Best Herbal Teas To Make At Home
Would you like the best herbal teas to make at home? Nothing tastes better than a nice cup of organic herbal tea that you made right at home yourself. The fragrant, organic herbs and flowers grown right in your own garden and gently dried by your own hands. That “Aaaaah” moment you get after a sip of your brew. Healthy, organic. Life is good!
There is no better feel good moment than sitting down after a long, hard day and relaxing to a warm cup of fragrant, flavorful herbal tea. If you have a garden, large or small, you can grow your own herbs very easily for your home – brewed teas. Most herbs are very hardy and can basically do well in any garden. Very few are finicky. So go grab some organic herb seeds and let’s get started with our wonderful teas! You can purchased most of the ingredients at your local health food store if you do not have a garden. Below you will see a link to the highly recommended Botanical Interests website. This is where I purchase most of my organic seeds and have had great success with them.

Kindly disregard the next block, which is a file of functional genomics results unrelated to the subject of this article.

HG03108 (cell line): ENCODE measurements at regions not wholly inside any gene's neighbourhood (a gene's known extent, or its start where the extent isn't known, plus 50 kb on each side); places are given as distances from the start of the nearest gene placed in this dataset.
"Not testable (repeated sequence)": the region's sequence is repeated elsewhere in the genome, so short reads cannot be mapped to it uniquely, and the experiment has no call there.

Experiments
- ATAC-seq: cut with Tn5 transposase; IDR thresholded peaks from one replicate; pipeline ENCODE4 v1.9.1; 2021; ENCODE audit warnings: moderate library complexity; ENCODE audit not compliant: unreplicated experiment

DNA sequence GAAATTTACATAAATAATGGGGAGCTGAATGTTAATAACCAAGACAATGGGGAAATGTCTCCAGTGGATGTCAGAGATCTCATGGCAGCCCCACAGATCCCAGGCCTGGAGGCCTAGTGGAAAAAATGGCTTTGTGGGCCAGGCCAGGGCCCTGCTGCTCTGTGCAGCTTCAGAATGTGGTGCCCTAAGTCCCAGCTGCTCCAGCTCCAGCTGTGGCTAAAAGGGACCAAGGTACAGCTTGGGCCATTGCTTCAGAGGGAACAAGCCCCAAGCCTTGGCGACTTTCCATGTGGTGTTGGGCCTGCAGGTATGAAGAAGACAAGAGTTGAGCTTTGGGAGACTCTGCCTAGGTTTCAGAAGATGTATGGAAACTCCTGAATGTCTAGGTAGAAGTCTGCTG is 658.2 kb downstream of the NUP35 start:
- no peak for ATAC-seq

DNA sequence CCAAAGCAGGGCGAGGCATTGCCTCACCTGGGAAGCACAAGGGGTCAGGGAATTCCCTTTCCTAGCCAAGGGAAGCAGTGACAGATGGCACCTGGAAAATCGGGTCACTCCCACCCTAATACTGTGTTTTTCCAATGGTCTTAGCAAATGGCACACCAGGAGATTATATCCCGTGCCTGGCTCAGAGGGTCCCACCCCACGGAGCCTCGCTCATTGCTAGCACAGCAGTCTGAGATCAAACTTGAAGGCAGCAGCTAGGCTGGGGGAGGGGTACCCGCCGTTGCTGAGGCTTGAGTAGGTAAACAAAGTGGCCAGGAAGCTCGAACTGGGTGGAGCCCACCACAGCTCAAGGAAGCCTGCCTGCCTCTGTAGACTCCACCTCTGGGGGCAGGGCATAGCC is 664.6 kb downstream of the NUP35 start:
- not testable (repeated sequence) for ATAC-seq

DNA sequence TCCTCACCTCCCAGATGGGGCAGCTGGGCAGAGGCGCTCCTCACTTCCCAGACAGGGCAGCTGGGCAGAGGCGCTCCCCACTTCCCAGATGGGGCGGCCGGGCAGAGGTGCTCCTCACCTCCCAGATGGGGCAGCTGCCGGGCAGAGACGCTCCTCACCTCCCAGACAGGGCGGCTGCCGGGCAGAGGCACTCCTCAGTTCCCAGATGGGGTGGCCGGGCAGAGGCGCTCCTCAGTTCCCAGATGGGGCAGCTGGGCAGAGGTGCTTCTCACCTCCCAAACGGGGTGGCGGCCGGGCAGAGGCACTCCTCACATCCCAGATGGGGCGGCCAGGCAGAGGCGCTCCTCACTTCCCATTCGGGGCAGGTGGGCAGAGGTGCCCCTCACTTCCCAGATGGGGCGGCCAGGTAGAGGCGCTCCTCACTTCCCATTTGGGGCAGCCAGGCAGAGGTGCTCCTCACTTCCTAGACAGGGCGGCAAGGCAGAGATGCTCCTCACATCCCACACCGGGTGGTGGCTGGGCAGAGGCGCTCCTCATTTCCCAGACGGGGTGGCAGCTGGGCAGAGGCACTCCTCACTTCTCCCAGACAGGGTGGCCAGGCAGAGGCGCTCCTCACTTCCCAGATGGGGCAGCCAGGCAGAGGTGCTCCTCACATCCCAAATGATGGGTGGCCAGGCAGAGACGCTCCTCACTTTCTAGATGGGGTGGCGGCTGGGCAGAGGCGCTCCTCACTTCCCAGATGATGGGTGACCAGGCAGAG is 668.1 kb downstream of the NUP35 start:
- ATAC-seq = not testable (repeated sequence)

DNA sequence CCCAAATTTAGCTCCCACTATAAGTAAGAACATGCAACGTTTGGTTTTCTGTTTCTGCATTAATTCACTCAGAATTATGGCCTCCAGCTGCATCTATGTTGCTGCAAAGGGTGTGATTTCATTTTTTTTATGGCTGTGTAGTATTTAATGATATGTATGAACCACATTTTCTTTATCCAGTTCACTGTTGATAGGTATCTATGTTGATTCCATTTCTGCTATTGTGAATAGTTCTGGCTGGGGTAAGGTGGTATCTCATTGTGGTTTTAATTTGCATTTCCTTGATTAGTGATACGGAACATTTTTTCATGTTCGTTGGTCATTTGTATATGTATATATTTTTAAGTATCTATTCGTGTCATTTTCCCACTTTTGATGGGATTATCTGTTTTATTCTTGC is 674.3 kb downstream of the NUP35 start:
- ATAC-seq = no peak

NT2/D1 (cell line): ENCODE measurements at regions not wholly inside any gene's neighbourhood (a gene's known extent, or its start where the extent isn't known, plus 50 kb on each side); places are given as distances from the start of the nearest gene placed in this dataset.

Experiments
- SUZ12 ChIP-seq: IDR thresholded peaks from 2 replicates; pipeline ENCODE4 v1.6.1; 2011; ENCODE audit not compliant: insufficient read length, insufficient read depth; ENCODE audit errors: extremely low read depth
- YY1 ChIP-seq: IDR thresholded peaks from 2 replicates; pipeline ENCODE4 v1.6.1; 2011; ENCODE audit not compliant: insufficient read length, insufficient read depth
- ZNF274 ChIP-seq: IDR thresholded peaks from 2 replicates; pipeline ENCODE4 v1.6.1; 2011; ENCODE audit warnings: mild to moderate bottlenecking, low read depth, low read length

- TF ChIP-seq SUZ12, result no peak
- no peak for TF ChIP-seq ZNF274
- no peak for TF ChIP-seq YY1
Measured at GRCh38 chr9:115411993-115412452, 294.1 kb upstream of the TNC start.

You can use any herb variety you choose to make your own teas. I love mixing and matching mine and will often add 2-3 different herbs to my infusion. Have fun, do experiments and find out what your favorite flavors are. If you cannot grow your own herbs and need to buy them. I highly recommend Mountain Rose Herbs. They are a trusted site and have wonderful organic products. Just click on the link in my side bar or below this post and you will head straight to their site. Or you can purchase the ingredients at most health food stores, but make sure they are fresh and organic and free of chemical and pesticides before you buy them.